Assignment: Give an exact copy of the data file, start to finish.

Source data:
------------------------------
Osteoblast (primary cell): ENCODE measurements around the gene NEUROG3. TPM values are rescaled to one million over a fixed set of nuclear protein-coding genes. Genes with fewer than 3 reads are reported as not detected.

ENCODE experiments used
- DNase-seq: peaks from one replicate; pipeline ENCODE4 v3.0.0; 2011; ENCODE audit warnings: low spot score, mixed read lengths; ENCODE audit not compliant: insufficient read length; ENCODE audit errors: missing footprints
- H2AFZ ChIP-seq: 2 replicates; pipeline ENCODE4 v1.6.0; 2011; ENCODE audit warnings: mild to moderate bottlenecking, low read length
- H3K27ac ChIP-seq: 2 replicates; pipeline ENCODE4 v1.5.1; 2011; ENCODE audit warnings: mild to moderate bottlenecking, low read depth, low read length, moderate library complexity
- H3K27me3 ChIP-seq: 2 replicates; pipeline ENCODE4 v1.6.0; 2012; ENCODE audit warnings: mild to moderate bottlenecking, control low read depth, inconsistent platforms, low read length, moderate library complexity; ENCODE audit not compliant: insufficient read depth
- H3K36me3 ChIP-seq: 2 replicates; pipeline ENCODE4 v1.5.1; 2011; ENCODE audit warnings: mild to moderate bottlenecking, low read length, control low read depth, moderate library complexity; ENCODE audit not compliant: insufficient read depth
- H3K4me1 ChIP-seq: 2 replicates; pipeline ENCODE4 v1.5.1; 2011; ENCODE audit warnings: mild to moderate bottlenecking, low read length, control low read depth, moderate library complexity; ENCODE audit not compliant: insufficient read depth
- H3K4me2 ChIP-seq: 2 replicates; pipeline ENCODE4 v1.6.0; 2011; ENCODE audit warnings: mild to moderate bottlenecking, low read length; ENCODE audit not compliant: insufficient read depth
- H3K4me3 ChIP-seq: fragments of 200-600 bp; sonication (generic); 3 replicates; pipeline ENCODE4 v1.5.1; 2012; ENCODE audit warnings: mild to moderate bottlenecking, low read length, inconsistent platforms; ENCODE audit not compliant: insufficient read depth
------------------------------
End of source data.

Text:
Osteoblast (primary cell): ENCODE measurements around the gene NEUROG3. TPM values are rescaled to one million over a fixed set of nuclear protein-coding genes. Genes with fewer than 3 reads are reported as not detected.

ENCODE experiments used
- DNase-seq: peaks from one replicate; pipeline ENCODE4 v3.0.0; 2011; ENCODE audit warnings: low spot score, mixed read lengths; ENCODE audit not compliant: insufficient read length; ENCODE audit errors: missing footprints
- H2AFZ ChIP-seq: 2 replicates; pipeline ENCODE4 v1.6.0; 2011; ENCODE audit warnings: mild to moderate bottlenecking, low read length
- H3K27ac ChIP-seq: 2 replicates; pipeline ENCODE4 v1.5.1; 2011; ENCODE audit warnings: mild to moderate bottlenecking, low read depth, low read length, moderate library complexity
- H3K27me3 ChIP-seq: 2 replicates; pipeline ENCODE4 v1.6.0; 2012; ENCODE audit warnings: mild to moderate bottlenecking, control low read depth, inconsistent platforms, low read length, moderate library complexity; ENCODE audit not compliant: insufficient read depth
- H3K36me3 ChIP-seq: 2 replicates; pipeline ENCODE4 v1.5.1; 2011; ENCODE audit warnings: mild to moderate bottlenecking, low read length, control low read depth, moderate library complexity; ENCODE audit not compliant: insufficient read depth
- H3K4me1 ChIP-seq: 2 replicates; pipeline ENCODE4 v1.5.1; 2011; ENCODE audit warnings: mild to moderate bottlenecking, low read length, control low read depth, moderate library complexity; ENCODE audit not compliant: insufficient read depth
- H3K4me2 ChIP-seq: 2 replicates; pipeline ENCODE4 v1.6.0; 2011; ENCODE audit warnings: mild to moderate bottlenecking, low read length; ENCODE audit not compliant: insufficient read depth
- H3K4me3 ChIP-seq: fragments of 200-600 bp; sonication (generic); 3 replicates; pipeline ENCODE4 v1.5.1; 2012; ENCODE audit warnings: mild to moderate bottlenecking, low read length, inconsistent platforms; ENCODE audit not compliant: insufficient read depth